*** Bench Positions Costing Much More Today
- Bench Positions CostingMuch More TodayI remind you - check the backgrounds on anyone running for any office - especially for the position of JUDGE as they are the ones who will make the rules - not the legislative body as it was meant to be. Watch out for WHO appointed them.... many times that will tell you far more than anything else.
Judicial races increasingly politicized
Attack ads, statements on issues give many campaigns air of jurisimprudence
By William Glaberson; The New York Times
With touchstone issues like death penalty challenges, school financing and changes in liability laws hanging in the balance, contests for state judgeships around the country have become bruising multimillion-dollar political affairs that critics say are threatening the independence of the nation's state courts.
Millions of dollars in campaign contributions are flowing into races for top state judgeships this year, while candidates are testing the limits of rules that forbid them from signaling how they might vote on cases, according to judicial candidates, political consultants and lawyers across the country.
Attack advertising, the use of aggressive political consultants and what are often only thinly veiled promises to sustain or overturn controversial decisions are now established parts of
campaigns for seats on state courts.
"Judicial campaigns are getting noisier, nastier and costlier," said Roy A. Schotland, an expert on judicial politics who is a professor at Georgetown University Law Center. "The amount of money being spent keeps escalating and the number of states in which this is happening is escalating."
In Ohio this year, more than $5 million and possibly as much as $12 million may be spent in a battle for a single seat on the state Supreme Court. The campaign, one of the most bitterly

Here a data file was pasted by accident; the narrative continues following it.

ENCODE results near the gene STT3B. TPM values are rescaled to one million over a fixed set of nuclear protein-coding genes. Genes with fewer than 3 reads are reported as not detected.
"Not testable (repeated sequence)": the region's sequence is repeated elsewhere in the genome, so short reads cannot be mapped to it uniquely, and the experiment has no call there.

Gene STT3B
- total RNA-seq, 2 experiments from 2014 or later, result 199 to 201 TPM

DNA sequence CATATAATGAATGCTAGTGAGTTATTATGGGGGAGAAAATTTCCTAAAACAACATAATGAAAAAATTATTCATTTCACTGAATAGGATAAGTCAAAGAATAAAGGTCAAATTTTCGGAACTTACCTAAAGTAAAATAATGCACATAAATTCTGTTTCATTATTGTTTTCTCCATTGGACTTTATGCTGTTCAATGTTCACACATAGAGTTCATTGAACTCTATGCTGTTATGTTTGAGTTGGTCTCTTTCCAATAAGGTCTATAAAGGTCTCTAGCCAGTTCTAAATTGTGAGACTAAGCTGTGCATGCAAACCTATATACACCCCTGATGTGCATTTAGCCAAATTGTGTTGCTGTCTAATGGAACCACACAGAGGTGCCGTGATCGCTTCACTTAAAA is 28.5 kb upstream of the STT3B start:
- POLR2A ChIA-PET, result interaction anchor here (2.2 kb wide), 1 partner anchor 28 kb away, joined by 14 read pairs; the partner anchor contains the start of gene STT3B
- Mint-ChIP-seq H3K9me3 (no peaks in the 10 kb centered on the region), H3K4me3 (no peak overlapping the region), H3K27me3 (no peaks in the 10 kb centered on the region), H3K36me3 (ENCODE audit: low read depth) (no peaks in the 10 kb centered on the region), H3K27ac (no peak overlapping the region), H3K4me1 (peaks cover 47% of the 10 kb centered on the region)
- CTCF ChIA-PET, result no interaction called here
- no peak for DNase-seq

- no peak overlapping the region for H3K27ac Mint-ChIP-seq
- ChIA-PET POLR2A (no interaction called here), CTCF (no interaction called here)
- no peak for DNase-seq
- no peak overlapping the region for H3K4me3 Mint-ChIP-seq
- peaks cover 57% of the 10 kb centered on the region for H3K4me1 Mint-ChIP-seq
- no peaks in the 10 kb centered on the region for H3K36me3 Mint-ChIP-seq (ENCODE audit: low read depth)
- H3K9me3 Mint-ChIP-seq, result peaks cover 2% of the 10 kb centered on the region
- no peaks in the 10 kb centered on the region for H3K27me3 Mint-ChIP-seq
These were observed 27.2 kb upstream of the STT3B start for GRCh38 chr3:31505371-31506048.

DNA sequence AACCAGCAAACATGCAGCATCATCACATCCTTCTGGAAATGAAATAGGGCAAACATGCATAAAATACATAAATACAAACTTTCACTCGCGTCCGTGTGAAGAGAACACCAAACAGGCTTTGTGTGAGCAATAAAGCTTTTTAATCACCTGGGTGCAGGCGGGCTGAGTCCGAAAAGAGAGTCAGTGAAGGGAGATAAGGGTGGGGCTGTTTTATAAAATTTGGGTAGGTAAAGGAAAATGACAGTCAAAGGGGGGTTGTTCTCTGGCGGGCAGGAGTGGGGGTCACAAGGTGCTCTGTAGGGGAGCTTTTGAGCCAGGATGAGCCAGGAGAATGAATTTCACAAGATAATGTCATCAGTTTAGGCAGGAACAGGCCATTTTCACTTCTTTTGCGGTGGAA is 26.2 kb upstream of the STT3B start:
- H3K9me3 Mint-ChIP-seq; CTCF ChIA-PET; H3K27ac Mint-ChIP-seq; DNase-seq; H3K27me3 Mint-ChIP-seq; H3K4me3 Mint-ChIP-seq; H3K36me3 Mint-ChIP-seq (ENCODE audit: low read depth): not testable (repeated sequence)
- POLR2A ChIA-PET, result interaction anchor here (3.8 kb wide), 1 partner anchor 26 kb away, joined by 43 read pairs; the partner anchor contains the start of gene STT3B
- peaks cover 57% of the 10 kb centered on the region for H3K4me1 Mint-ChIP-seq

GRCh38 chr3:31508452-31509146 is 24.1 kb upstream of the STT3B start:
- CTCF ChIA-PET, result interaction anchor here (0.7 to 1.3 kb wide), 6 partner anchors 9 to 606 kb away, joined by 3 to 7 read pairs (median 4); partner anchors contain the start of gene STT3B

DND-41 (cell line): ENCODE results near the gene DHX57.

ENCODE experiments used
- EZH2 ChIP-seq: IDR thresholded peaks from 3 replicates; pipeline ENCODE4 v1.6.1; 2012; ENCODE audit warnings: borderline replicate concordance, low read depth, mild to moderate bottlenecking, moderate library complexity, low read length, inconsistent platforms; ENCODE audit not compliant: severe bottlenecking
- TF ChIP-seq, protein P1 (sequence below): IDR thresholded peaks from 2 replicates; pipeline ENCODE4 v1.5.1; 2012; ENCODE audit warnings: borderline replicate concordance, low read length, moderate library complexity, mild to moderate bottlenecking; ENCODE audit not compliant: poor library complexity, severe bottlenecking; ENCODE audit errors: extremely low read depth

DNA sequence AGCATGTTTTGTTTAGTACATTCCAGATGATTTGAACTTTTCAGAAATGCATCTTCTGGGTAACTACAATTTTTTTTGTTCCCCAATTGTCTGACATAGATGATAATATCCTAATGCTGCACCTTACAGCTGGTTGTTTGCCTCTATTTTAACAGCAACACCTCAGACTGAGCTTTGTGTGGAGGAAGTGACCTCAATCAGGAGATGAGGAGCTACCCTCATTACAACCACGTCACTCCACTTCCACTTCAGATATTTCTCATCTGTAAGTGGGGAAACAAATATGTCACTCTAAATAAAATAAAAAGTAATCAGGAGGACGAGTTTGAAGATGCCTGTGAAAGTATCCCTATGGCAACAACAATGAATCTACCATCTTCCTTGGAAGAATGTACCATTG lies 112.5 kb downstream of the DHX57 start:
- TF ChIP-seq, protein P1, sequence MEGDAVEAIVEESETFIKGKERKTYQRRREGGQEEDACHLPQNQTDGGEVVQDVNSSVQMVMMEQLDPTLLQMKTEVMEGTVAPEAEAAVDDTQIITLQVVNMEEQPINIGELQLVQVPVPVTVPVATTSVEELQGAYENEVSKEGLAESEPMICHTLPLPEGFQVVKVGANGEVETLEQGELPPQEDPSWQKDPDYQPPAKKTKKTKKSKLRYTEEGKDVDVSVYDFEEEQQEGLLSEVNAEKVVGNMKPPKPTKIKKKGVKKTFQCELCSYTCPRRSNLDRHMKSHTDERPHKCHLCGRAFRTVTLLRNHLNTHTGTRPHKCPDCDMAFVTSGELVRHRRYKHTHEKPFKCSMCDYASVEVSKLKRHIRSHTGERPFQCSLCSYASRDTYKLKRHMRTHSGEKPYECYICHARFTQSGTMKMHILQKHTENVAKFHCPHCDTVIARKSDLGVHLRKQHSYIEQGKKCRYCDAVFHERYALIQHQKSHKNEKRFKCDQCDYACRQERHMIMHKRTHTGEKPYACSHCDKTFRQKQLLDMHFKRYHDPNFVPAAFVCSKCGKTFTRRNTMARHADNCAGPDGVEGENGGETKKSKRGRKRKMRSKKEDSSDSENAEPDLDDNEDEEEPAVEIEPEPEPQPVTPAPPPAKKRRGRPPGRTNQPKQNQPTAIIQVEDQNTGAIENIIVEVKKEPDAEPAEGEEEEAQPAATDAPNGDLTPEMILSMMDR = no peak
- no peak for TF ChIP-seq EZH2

contested in the country, could shift the ideological balance of the court. Twenty years ago, a campaign for the same court cost $100,000.
Races for state Supreme Courts in Michigan, Illinois, Alabama, Idaho and other states are also drawing national attention. Already this year, supreme court campaigns have included claims of race baiting, dirty politics, catering to rich trial lawyers and abdication to business interests.
The intensity of the races, legal and political experts say, indicates that the big-dollar judicial politicking that gained momentum in the 1980s with campaigns that ousted top judges in Texas and California, among others, have now become entrenched parts of the political system.
One reason may be the polarization that has affected government at all levels, creating an ever-more vibrant cottage industry in most cities of political consultants and advisers. Also, as the federal government has become less ambitious in seeking solutions to social problems, in the eras of Newt Gingrich and Bill Clinton, state courts have become battlegrounds for emotional issues like abortion, health care and the financing of public schools. And many of those issues are now starting to land in the state trial and appeals courts.
Efforts to limit liability lawsuits and damage awards in many state legislatures - so-called tort-reform - also have accelerated the political forces at work on state courts. The measures, which often place a maximum on damage awards and otherwise limit recoveries by people claiming injury, have spawned legal challenges in many state courts, which, in turn, have spawned campaigns by trial lawyers and business groups to shift those courts their way.